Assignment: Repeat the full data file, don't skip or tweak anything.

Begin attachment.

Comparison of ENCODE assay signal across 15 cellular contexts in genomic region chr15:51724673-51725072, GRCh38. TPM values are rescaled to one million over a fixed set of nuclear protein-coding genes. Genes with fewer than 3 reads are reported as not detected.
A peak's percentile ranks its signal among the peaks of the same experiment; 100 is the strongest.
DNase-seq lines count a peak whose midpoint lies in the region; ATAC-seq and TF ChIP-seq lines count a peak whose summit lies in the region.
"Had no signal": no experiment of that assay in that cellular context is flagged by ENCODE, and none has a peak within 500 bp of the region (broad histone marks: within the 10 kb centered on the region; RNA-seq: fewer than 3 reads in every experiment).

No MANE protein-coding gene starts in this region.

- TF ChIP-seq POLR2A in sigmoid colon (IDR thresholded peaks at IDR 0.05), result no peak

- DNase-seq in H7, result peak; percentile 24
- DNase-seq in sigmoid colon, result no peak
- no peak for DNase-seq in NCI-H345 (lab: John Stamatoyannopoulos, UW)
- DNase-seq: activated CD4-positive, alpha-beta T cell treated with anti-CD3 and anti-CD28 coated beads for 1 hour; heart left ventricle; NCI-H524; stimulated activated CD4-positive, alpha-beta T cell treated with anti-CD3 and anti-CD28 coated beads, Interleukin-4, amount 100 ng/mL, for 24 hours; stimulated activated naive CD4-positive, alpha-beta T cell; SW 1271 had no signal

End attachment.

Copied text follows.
Comparison of ENCODE assay signal across 15 cellular contexts in genomic region chr15:51724673-51725072, GRCh38. TPM values are rescaled to one million over a fixed set of nuclear protein-coding genes. Genes with fewer than 3 reads are reported as not detected.
A peak's percentile ranks its signal among the peaks of the same experiment; 100 is the strongest.
DNase-seq lines count a peak whose midpoint lies in the region; ATAC-seq and TF ChIP-seq lines count a peak whose summit lies in the region.
"Had no signal": no experiment of that assay in that cellular context is flagged by ENCODE, and none has a peak within 500 bp of the region (broad histone marks: within the 10 kb centered on the region; RNA-seq: fewer than 3 reads in every experiment).

No MANE protein-coding gene starts in this region.

- TF ChIP-seq POLR2A in sigmoid colon (IDR thresholded peaks at IDR 0.05), result no peak

- DNase-seq in H7, result peak; percentile 24
- DNase-seq in sigmoid colon, result no peak
- no peak for DNase-seq in NCI-H345 (lab: John Stamatoyannopoulos, UW)
- DNase-seq: activated CD4-positive, alpha-beta T cell treated with anti-CD3 and anti-CD28 coated beads for 1 hour; heart left ventricle; NCI-H524; stimulated activated CD4-positive, alpha-beta T cell treated with anti-CD3 and anti-CD28 coated beads, Interleukin-4, amount 100 ng/mL, for 24 hours; stimulated activated naive CD4-positive, alpha-beta T cell; SW 1271 had no signal